Stars Of Sport and Politics

AS the Armagh GAA side parades around Croke Park, prior to an All-Ireland final, memories come flooding back of that epic encounter when the “Orangemen” came close to defeating the legendary Kerry squad, in the 1953 All-Ireland Final.

“Man of the match” was the strapping midfielder from Jonesboro, Malachy McEvoy, whose superb display, including a brilliant goal, was described as “majestic and magnificent” by ace-commentator Michael O’Hare.

Also in the squad were Newry-born solicitor, John McKnight and his brother, Michael; Killeavy teacher Sean McBreen; International show-jumper Frank Kernan from Crossmaglen, while the goalkeeper was Gerry Murphy, later manager of McCann’s Bakery, and President of Newry Chamber of Commerce.

Of course, many fine players have worn the Armagh jersey with pride and distinction, ranging from the Forkhill quartet, who were members of the squad, which won the All-Ireland Junior Championship in 1926, right down to the present panel, with its quota from the Slieve Gullion region.

Indeed, two players, who have won Ulster Minor Championship medals, have become prominent politicians, - Paddy O’Hanlon, a native of Mullabawn, was elected MP for South Armagh, and a member of the Northern Ireland Assembly, while Pat Toner from Forkhill became Chairman of Newry and Mourne district council.

Bearded, convivial Paddy, who was on the St Colman’s College side, which won the MacRory Cup and went on to collect the All-Ireland trophy, the Hogan Cup, also played on the county senior squad in 1965 and `66, forced to retire after receiving a leg injury.

Meanwhile Pat Toner, whose father was in the 1926 squad, and is Deputy Project Director at the Simon shelter for the homeless in Newry, starred for Forkhill Peadar O Doirnin GFC side, and played for the Quinn’s the Milestone team in the Newry and District GAA Works League, along with future Down stars, Tony Hadden and Kevin O’Neill.

But he still cannot understand why, after playing a “blinder” in the 1957 Ulster Minor Final and the All-Ireland Semi-final, he had to watch from the dug-out as the team in orange went down to defeat in the All-Ireland Final.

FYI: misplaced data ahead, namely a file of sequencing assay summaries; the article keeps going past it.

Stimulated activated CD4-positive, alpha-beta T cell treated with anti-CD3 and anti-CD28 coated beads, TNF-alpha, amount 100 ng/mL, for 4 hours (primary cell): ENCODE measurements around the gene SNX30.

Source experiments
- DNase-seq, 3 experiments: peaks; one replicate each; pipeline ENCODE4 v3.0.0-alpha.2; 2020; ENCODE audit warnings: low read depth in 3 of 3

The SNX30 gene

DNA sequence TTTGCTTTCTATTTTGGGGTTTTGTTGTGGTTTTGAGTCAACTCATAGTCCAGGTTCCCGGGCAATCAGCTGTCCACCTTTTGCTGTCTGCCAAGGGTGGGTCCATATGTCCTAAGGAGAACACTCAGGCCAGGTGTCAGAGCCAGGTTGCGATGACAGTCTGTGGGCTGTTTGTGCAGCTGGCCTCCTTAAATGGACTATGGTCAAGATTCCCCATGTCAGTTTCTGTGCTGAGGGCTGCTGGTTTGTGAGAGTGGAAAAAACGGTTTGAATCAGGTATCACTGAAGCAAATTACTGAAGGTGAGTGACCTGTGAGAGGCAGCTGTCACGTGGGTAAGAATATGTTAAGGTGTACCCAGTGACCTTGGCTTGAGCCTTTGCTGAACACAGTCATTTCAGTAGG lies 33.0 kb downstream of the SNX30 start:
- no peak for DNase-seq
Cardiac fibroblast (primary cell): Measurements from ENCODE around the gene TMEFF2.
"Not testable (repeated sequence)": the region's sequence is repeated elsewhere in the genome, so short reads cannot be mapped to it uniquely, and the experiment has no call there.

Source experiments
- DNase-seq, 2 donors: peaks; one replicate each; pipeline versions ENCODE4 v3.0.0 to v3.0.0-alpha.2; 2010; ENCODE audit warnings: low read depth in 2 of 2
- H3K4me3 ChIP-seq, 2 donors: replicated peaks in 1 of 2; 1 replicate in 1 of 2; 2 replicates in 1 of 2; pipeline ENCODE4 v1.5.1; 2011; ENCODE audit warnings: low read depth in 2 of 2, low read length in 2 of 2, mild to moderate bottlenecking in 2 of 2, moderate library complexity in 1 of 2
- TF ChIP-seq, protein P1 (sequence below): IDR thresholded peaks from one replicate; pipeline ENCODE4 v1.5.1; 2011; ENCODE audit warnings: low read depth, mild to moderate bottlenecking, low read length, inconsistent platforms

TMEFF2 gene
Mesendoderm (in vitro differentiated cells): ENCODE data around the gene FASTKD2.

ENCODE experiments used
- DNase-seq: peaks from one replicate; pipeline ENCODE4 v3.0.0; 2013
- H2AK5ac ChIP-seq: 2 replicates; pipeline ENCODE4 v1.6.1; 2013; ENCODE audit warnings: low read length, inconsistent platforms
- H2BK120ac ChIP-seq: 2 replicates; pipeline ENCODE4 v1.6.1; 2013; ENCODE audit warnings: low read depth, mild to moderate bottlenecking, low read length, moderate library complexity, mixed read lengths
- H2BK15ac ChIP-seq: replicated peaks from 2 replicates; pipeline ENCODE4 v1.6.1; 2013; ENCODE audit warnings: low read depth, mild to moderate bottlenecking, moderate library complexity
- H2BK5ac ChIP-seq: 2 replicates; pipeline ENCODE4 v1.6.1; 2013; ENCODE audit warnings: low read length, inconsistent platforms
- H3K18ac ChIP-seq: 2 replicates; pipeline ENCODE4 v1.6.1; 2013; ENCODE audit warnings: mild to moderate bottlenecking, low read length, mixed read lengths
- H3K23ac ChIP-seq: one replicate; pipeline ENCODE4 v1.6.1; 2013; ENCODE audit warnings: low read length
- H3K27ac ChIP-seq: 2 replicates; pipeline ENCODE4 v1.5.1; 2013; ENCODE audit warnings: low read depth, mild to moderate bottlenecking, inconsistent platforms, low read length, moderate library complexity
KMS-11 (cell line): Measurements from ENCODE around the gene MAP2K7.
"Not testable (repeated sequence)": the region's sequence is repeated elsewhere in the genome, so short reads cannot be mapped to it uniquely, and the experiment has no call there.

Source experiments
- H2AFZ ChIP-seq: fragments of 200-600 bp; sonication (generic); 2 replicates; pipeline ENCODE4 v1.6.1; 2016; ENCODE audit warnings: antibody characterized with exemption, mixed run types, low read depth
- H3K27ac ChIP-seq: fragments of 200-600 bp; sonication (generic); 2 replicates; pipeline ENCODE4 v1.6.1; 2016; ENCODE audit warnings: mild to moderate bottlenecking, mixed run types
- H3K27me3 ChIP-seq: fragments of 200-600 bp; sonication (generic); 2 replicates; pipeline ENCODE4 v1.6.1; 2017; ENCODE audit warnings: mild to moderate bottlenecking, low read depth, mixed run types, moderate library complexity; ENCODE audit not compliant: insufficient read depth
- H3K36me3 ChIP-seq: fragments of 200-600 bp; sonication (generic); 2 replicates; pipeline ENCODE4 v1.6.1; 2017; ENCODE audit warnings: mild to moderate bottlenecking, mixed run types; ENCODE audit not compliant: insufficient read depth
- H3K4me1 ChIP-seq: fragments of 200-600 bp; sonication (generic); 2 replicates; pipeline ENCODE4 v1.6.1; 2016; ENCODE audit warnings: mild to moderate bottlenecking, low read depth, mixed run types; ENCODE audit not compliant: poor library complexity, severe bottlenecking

Huge support was galvanised in 1953, as thousands of fans, from Dromintee to Maghery, flocked to Croke Park for an historic battle between “the boys from the county Armagh,” and the men from the Kingdom. For, while their ancient rival in red-and black may have drunk from the chalice of success in the 60’s, Armagh could proudly claim to have been the first from the “wee Six” to challenge the Kerrymen for the Sam Maguire Cup.

On that memorable day, more than 50 years ago, the “Orangemen” were thwarted by a disallowed goal and a missed penalty, finishing only four points behind. The referee refused to allow the goal, even though the ball had clearly crossed the line. He then awarded a penalty on the dubious decision that the goalie had handled the ball on the ground. And he allowed the Kerry forwards to charge alongside Bill McCorry, as he was taking the spot-kick, causing him to miss.

By coincidence, the referee was the Meath maestro, Peter McDermott, who had coached the Down side which won the All-Ireland Junior Championship in 1946. And he was recruited by the Mourne team management again in 1960, following the drawn All-Ireland semi-final against Offaly.

It is ironic that, despite being one of the all-time greats, Malachy “Style” McEvoy, who starred for the Abbey CBS, Dromintee, Killeavy, Longstone and Armagh, as well as for Ulster in the Railway Cup, and for Ireland against the Combined Universities, won only one medal in his illustrious career, as a member of the Killeavy side which won the County Championship, - and that was not presented until 36 years later!

Explaining his technique, in an interview about 15 years ago, big Mal said: “Once I would go for a high ball, I would be on the move. It’s bad to stop when you hit the ground, for you will be surrounded, and can’t get rid of the ball. I would be yards away when I landed.”

Sadly during that interview, - which was conducted at his home, close to Glassdrumman primary school outside Kilkeel, where he had been principal, this one-time sporting hero was in a wheelchair, being spoon-fed by his devoted wife. He had suffered a disabling stroke in 1979.

Another gregarious footballer, Paddy O’Hanlon, a UCD graduate on the staff of the Abbey CBS, emerged into the leadership of the civil rights movement in the Newry area. Elected MP for South Armagh, he joined forces with Gerry Fitt, John Hume, Paddy Devlin and Austin Currie in founding the SDLP.

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© Fabian Boyle 2001-2008